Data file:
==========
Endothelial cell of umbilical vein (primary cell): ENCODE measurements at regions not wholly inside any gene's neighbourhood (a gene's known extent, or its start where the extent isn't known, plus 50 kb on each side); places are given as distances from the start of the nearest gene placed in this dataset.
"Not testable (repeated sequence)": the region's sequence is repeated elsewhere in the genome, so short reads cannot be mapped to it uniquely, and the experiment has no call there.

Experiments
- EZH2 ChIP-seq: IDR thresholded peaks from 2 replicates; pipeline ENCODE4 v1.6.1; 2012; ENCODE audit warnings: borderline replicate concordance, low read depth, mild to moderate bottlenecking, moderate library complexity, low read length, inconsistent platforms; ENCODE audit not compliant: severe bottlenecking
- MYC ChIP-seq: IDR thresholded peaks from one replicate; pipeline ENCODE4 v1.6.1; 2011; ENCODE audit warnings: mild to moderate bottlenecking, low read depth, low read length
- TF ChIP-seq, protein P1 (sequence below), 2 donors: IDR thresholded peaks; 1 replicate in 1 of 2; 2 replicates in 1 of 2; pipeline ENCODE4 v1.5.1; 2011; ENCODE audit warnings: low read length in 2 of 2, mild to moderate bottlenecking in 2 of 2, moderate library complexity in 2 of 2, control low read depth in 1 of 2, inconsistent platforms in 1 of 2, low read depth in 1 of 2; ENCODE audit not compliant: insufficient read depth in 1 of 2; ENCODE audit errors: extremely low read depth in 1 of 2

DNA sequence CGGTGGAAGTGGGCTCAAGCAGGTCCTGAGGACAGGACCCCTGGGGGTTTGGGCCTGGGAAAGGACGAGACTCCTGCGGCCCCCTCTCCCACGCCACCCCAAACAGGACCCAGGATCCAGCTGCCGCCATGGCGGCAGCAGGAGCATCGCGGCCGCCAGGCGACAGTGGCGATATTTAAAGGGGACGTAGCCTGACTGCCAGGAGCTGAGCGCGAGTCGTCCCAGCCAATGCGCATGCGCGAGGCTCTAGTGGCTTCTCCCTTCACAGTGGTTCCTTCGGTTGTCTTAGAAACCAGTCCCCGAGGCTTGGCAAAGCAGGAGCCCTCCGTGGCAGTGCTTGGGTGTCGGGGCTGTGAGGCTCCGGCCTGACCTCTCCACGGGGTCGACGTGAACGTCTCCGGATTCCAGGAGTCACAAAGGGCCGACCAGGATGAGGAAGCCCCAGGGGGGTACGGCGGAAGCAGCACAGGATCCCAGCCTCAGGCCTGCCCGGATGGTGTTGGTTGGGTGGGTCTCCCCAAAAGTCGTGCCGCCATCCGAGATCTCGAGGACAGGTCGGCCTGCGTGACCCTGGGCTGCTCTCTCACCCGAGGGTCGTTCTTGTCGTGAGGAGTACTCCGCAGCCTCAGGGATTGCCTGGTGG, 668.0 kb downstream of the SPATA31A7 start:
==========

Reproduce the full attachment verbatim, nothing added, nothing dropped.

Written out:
Endothelial cell of umbilical vein (primary cell): ENCODE measurements at regions not wholly inside any gene's neighbourhood (a gene's known extent, or its start where the extent isn't known, plus 50 kb on each side); places are given as distances from the start of the nearest gene placed in this dataset.
"Not testable (repeated sequence)": the region's sequence is repeated elsewhere in the genome, so short reads cannot be mapped to it uniquely, and the experiment has no call there.

Experiments
- EZH2 ChIP-seq: IDR thresholded peaks from 2 replicates; pipeline ENCODE4 v1.6.1; 2012; ENCODE audit warnings: borderline replicate concordance, low read depth, mild to moderate bottlenecking, moderate library complexity, low read length, inconsistent platforms; ENCODE audit not compliant: severe bottlenecking
- MYC ChIP-seq: IDR thresholded peaks from one replicate; pipeline ENCODE4 v1.6.1; 2011; ENCODE audit warnings: mild to moderate bottlenecking, low read depth, low read length
- TF ChIP-seq, protein P1 (sequence below), 2 donors: IDR thresholded peaks; 1 replicate in 1 of 2; 2 replicates in 1 of 2; pipeline ENCODE4 v1.5.1; 2011; ENCODE audit warnings: low read length in 2 of 2, mild to moderate bottlenecking in 2 of 2, moderate library complexity in 2 of 2, control low read depth in 1 of 2, inconsistent platforms in 1 of 2, low read depth in 1 of 2; ENCODE audit not compliant: insufficient read depth in 1 of 2; ENCODE audit errors: extremely low read depth in 1 of 2

DNA sequence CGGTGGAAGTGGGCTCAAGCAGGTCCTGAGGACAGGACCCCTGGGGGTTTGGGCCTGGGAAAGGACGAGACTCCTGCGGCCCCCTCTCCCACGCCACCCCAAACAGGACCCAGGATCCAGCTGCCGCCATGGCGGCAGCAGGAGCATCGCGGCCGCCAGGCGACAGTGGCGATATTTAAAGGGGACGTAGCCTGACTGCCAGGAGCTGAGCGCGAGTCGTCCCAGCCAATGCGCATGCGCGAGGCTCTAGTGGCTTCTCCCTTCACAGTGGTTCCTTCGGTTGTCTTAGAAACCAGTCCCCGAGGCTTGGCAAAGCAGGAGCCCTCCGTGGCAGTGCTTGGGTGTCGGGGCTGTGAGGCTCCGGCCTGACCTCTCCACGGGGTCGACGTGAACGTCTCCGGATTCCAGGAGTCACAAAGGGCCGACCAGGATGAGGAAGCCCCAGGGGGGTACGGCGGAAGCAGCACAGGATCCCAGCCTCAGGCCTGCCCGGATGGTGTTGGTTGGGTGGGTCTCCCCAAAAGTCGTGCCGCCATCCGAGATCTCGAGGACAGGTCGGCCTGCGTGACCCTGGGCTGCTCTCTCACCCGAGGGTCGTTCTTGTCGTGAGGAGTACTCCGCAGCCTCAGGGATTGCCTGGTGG, 668.0 kb downstream of the SPATA31A7 start: